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Antimicrobial resistance profiles and virulence genotyping of Salmonella enterica serovars recovered from broiler chickens and chicken carcasses in Egypt
- Elkenany, Rasha, Elsayed, Mona Mohieldin, Zakaria, Amira I., El-sayed, Shimaa Abd- El-Salam, Rizk, Mohamed Abdo
- BMC veterinary research 2019 v.15 no.1 pp. 124
- Salmonella enterica, adverse effects, animal-based foods, antibiotic resistance, biological control, biosecurity, broiler chickens, chicken carcasses, cloaca, farms, genes, genotyping, imipenem, multiple drug resistance, polymerase chain reaction, serotypes, surveys, veterinary medicine, virulence, Egypt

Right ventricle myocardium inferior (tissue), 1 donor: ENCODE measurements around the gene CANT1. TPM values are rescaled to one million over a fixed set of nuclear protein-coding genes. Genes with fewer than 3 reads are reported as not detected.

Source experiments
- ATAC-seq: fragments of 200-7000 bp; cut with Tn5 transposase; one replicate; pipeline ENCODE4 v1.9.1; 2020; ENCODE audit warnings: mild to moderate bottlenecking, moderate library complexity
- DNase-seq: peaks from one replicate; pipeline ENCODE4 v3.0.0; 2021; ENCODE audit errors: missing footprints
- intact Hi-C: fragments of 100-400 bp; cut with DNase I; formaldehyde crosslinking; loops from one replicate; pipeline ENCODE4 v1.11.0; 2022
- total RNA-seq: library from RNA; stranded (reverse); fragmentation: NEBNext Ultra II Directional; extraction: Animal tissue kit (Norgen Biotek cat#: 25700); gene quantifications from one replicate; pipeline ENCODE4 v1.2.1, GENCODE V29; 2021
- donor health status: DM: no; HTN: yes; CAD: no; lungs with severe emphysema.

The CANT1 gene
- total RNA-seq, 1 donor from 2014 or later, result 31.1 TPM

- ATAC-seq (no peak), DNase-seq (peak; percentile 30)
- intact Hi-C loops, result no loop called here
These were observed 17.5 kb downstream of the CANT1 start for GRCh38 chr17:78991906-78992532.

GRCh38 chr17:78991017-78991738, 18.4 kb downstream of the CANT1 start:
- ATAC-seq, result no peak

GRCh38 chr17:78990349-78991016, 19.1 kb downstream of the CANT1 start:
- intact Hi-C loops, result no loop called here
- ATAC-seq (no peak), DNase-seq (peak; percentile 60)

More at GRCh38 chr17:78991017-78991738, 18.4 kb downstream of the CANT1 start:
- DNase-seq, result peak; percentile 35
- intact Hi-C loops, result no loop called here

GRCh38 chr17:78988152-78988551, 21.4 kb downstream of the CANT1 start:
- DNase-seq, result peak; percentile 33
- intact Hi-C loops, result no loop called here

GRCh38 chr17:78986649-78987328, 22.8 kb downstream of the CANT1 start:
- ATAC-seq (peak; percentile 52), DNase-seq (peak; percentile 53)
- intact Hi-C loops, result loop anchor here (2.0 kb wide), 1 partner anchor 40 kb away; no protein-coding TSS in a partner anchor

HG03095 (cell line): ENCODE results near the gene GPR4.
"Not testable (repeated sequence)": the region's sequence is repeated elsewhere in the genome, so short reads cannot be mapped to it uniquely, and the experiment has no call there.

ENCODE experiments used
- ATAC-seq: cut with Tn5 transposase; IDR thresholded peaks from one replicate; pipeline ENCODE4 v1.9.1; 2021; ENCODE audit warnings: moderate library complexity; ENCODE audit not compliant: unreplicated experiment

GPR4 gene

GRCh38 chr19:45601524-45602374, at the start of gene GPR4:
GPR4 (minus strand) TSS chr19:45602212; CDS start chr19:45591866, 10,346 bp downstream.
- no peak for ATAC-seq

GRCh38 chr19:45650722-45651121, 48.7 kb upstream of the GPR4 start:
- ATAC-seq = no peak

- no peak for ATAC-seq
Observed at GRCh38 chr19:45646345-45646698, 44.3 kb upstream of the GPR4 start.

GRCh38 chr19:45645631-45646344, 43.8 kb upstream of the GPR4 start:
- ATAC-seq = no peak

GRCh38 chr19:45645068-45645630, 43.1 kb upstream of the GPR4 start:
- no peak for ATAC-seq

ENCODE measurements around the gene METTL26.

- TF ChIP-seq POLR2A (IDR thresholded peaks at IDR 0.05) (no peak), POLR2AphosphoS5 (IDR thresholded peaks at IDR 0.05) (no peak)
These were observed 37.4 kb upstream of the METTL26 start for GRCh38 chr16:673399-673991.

- BACKGROUND: This study aimed to survey the prevalence, antimicrobial resistance, and virulence-associated genes of Salmonella enterica recovered from broiler chickens and retail shops at El-Sharkia Province in Egypt. Salmonella virulence factors were determined using the polymerase chain reaction assays targeting the invA, csgD, hilC, bcfC, stn, avrA, mgtC, ompF, sopE1 and pefA genes. RESULTS: One hundred tweenty out of 420- samples from broiler chickens’ cloacal swabs, farm environmental samples, and freshly dressed whole chicken carcasses were positive Salmonella species. The isolates were serotyped as S. Enteritidis as the most dominant serotypes. Interestingly, none of the isolates were resistant to imipenem. The multidrug resistance was determined in 76.7% of the isolates with multidrug antibiotic resistance index of 0.2–0.6. Eight virulence genes (invA, csgD, hilC, stn, bcfC, mgtC, avrA, and ompf) were characterized among 120 S. enterica isolates with variable frequencies, while sopE1and pefA genes that were completely absent in all isolates. Based on the combination of presence and absence of virulence genes, the most common genetic profile (P7, 30%) was invA and csgD genes. CONCLUSION: S. Enteritidis and S. Typhimurium were the most common identified serotypes in the examined sources. Circulation of such strains in broiler farms required introducing special biosecurity and biocontrol measures for control of Salmonella. Such measures might limit the adverse effects of antibiotics and ensure the safety of the environment and animal-derived food.